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Your Plan B: Why it’s important


11.02.19

In any setting, the purpose of negotiation is to achieve a better outcome than if you don’t negotiate.

Once the decision to separate or divorce is made, you’ll typically need to go through the motions of a negotiation to achieve an outcome—whether it’s about your financial split, maintenance, financial support for the kids or their care arrangements.

I like to call it the ‘agreement discussion’ because it’s a softer term than ‘negotiation’ and you’ll literally be having a discussion about reaching an agreement.

The idea of having a (financial) backup plan is to stop you from falling into the trap of accepting an outcome that’s wrong for you, either because you’ve been worn down and are giving in, you want to avoid confrontation, or you prioritise remaining on good terms with your partner to your detriment, thereby compromising your interests.

In their international bestseller, Getting to Yes: Negotiating an Agreement Without Giving In, Roger Fisher and William Ury (2012)(which is a terrific read!!) coined the BATNA concept, which stands for ‘best alternative to a negotiated agreement’. They describe BATNA as a plan to develop regarding the steps that a party can act on if a final agreement isn’t reached. I’d say the majority of good family lawyers have read this book and understand and implement its principles in their practice.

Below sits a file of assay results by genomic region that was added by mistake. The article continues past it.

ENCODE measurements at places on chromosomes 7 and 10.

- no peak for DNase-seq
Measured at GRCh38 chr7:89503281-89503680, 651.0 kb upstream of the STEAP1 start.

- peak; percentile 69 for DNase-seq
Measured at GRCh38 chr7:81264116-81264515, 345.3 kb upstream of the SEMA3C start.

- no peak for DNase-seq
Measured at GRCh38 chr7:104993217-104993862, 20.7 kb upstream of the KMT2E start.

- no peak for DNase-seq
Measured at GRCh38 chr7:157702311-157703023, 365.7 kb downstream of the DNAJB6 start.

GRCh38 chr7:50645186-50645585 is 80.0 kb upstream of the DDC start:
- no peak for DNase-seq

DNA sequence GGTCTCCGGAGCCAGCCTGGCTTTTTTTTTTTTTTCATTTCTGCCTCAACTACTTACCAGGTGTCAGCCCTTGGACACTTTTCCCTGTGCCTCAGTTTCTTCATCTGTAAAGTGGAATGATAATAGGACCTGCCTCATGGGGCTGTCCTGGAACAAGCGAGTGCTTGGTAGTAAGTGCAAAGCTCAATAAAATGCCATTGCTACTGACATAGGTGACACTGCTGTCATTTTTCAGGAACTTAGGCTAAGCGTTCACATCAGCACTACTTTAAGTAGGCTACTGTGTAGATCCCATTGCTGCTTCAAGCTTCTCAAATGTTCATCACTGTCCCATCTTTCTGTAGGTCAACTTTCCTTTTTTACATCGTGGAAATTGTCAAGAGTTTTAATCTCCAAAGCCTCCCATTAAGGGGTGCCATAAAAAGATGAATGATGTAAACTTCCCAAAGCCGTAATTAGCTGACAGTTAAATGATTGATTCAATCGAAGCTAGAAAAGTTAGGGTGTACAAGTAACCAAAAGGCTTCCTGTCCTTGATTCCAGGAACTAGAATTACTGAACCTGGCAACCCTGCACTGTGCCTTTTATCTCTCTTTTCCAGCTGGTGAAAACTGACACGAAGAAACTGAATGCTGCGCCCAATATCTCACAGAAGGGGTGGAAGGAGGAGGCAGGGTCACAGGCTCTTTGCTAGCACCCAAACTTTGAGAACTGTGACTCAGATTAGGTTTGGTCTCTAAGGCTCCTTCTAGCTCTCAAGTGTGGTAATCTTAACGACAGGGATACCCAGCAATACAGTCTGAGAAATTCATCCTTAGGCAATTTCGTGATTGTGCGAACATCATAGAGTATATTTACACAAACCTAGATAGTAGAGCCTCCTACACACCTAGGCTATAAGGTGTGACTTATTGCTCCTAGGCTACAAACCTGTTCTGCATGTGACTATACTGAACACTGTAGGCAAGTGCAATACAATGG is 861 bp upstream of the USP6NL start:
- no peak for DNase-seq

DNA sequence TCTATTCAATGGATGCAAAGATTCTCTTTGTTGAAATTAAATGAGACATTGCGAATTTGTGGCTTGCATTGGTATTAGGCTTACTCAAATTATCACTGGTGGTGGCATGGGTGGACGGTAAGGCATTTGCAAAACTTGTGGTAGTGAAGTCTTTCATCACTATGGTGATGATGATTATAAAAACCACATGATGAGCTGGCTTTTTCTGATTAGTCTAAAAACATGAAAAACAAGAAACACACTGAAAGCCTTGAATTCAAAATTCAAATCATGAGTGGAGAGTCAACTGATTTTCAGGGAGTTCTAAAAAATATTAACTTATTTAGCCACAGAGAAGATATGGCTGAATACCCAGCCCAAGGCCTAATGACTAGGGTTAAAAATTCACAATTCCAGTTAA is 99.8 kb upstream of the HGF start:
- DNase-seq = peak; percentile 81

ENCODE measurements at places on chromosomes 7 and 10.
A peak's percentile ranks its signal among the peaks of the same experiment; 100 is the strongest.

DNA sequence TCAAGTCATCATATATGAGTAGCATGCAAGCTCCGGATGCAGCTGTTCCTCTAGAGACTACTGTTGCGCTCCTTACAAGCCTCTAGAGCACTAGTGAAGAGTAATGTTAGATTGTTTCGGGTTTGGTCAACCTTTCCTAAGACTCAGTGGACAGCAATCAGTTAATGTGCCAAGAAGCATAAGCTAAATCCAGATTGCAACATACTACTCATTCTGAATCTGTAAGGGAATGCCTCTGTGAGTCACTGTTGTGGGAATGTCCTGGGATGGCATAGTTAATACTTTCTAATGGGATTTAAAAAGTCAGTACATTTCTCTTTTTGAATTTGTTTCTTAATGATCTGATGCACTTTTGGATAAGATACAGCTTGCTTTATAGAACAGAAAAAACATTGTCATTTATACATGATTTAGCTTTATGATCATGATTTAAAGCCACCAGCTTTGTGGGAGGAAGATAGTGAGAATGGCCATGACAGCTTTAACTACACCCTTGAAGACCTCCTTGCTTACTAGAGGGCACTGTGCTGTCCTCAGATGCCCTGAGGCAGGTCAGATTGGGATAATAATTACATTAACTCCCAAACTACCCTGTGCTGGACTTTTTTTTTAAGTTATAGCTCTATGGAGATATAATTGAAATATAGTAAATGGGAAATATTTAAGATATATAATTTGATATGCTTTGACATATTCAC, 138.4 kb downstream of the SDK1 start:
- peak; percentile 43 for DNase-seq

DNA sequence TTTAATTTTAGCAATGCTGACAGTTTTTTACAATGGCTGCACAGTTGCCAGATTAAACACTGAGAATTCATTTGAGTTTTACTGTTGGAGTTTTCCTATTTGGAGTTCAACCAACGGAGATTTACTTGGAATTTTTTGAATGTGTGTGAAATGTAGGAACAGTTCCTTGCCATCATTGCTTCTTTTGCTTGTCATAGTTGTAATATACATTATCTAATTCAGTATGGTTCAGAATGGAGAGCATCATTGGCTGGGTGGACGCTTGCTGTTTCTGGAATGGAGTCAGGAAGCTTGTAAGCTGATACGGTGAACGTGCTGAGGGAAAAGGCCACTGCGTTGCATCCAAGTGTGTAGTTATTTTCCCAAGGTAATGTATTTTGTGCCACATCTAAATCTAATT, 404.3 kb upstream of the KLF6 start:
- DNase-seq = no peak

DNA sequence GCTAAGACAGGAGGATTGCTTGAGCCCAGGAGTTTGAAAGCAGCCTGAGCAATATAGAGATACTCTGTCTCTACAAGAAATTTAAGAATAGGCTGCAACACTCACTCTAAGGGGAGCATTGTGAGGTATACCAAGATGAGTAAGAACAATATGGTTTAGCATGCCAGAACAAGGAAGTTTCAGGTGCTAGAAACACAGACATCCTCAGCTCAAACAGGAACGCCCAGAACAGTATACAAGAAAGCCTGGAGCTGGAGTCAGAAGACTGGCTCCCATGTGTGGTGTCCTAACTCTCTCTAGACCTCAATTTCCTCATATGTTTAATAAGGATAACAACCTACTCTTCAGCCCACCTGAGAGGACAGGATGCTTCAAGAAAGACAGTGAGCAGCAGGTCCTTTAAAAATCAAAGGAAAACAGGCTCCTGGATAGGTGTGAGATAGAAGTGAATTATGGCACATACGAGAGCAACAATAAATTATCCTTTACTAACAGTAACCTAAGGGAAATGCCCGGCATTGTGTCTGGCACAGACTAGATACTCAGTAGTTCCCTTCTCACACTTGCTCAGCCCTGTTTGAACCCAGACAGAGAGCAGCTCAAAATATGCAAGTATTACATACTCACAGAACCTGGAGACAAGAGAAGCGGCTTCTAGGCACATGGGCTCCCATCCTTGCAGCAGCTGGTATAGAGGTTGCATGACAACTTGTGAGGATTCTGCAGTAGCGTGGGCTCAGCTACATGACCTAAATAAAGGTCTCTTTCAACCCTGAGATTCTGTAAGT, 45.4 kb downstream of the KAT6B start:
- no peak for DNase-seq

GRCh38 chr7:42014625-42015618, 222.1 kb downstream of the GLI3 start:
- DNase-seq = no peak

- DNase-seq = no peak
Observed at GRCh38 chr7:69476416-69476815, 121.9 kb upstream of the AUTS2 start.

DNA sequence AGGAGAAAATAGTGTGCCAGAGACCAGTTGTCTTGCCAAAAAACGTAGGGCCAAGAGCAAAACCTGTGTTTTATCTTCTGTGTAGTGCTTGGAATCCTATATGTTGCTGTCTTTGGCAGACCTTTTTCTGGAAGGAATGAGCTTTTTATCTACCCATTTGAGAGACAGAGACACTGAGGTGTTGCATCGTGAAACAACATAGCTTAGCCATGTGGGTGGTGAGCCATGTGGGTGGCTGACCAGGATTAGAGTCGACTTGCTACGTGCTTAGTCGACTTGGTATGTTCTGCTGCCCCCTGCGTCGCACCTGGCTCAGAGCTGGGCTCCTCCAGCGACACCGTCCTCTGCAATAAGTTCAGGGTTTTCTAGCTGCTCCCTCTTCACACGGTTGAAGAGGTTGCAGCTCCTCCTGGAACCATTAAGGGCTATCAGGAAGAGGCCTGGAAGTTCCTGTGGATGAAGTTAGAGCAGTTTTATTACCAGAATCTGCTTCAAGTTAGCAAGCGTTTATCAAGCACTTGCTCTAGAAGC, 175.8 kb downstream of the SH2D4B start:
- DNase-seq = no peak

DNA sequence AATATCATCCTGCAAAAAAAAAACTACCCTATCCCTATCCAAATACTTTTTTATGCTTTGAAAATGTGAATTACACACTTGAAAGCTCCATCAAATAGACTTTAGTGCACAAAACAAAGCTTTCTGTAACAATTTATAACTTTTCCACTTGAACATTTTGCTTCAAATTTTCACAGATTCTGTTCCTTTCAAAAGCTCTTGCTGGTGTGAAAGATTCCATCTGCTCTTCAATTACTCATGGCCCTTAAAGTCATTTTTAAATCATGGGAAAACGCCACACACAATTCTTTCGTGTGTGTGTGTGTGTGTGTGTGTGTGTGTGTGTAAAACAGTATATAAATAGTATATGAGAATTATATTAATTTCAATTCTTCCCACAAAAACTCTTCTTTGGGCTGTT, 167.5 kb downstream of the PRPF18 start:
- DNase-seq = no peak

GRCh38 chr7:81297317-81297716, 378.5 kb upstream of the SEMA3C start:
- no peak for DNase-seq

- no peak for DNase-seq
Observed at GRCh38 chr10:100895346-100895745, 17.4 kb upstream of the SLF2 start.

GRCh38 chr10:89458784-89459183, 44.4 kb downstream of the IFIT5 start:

To put this into context, your backup plan isn’t to go and see a lawyer to fight it out in court if you and your partner don’t agree. It’s more practical than that. In the context of your financial split, it’s actually the decision about what you’ll do with your property, debts and superannuation until such time as you reach a final agreement.

Preparing a back up plan will mean that you’ll have the ability to compare proposals out during the agreement discussion to your backup plan and work out which appeals to you more.

Doing so minimises the risk of you compromising your interests. You’re not going in positional, with a specific outcome that you want, or with a closed mind. There is no bottom line or buffer for what you’re willing to accept or not. Psychologically knowing that you have a well thought through tentative backup plan about what you’ll do if you don’t reach a final agreement can give you that extra oomph of confidence when or if you decide to walk away from the agreement discussion.

So consider this. If you and your partner don’t reach an agreement about your financial split, what are you going to do in the meantime until you do?

Consider getting some legal advice to help too.